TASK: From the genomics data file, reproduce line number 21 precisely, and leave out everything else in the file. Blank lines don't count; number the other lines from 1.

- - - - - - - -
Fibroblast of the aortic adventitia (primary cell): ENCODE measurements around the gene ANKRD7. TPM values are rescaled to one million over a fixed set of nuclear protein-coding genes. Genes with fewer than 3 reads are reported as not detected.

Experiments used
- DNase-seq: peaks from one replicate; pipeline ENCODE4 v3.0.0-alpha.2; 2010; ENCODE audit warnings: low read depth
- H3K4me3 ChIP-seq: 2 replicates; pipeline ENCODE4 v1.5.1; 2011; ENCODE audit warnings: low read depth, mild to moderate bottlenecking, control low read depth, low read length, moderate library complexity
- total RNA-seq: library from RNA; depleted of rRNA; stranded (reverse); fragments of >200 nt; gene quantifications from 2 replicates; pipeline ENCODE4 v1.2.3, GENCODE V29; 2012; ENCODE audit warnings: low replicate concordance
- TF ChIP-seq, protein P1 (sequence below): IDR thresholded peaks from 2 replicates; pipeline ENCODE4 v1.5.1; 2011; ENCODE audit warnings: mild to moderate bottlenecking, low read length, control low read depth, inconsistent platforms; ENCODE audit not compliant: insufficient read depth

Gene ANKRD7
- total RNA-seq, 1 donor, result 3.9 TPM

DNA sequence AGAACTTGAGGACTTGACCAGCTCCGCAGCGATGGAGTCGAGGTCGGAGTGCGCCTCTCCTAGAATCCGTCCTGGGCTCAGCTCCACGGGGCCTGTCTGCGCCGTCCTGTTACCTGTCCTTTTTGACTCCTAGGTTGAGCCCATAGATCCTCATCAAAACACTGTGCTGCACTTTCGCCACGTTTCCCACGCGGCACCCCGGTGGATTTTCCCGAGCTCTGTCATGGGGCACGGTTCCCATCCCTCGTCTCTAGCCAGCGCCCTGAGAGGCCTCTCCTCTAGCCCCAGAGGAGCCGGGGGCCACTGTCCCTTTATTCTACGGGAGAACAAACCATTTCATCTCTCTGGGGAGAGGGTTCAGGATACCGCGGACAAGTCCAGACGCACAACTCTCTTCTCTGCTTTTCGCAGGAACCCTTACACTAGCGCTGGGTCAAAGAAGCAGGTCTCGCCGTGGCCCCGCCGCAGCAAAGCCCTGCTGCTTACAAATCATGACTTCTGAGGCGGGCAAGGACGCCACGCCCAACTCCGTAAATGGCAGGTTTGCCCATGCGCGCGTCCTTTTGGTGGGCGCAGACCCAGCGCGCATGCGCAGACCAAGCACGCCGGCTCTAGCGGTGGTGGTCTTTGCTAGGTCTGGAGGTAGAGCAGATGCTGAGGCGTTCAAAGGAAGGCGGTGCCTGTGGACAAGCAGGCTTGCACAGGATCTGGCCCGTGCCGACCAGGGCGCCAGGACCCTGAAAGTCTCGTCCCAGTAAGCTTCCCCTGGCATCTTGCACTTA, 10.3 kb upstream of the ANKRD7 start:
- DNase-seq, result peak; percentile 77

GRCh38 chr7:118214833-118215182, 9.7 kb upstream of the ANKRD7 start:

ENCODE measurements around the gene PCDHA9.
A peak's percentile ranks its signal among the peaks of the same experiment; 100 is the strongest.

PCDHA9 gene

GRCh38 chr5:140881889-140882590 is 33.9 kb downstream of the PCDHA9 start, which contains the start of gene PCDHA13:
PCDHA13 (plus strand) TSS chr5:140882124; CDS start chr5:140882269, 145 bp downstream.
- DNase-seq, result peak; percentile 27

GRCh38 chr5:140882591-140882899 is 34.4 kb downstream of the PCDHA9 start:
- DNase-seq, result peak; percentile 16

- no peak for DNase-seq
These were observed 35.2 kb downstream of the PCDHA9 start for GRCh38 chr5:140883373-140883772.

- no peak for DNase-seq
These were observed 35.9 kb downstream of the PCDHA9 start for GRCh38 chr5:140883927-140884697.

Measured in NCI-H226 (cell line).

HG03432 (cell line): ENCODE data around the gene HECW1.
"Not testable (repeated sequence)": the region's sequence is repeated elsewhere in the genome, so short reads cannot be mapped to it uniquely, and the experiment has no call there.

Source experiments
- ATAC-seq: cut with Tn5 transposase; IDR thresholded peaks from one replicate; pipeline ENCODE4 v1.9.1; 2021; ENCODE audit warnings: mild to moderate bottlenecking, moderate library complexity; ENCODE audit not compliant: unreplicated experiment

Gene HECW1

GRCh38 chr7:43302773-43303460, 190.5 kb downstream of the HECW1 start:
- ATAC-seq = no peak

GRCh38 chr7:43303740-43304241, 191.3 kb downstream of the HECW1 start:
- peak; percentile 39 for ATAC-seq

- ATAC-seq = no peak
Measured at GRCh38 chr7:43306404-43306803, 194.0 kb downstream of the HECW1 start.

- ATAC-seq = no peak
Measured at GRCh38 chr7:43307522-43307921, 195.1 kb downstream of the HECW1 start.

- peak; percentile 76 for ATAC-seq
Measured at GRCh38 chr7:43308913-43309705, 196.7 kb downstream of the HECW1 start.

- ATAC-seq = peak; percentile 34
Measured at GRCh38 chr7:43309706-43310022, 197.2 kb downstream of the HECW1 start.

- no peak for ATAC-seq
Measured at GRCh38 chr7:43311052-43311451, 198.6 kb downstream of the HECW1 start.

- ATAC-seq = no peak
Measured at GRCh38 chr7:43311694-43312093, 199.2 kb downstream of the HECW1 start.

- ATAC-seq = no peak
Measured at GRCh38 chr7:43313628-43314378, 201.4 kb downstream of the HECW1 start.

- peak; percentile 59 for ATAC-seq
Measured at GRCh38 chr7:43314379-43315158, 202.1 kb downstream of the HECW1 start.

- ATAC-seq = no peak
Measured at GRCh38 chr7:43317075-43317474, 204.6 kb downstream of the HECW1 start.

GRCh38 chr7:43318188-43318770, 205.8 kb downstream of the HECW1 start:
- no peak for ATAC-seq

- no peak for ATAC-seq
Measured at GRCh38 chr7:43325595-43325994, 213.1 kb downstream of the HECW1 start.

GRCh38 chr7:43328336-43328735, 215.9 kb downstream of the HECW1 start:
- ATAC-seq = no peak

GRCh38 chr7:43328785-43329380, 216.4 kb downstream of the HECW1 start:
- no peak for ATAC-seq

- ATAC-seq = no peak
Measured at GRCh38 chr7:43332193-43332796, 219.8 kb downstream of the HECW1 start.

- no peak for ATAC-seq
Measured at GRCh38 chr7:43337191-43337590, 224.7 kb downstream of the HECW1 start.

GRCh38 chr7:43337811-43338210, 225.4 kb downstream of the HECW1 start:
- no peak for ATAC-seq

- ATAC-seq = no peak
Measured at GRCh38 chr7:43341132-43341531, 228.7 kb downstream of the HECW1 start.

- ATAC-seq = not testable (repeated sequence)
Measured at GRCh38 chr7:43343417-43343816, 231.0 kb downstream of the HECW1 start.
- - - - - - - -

These were observed 35.2 kb downstream of the PCDHA9 start for GRCh38 chr5:140883373-140883772.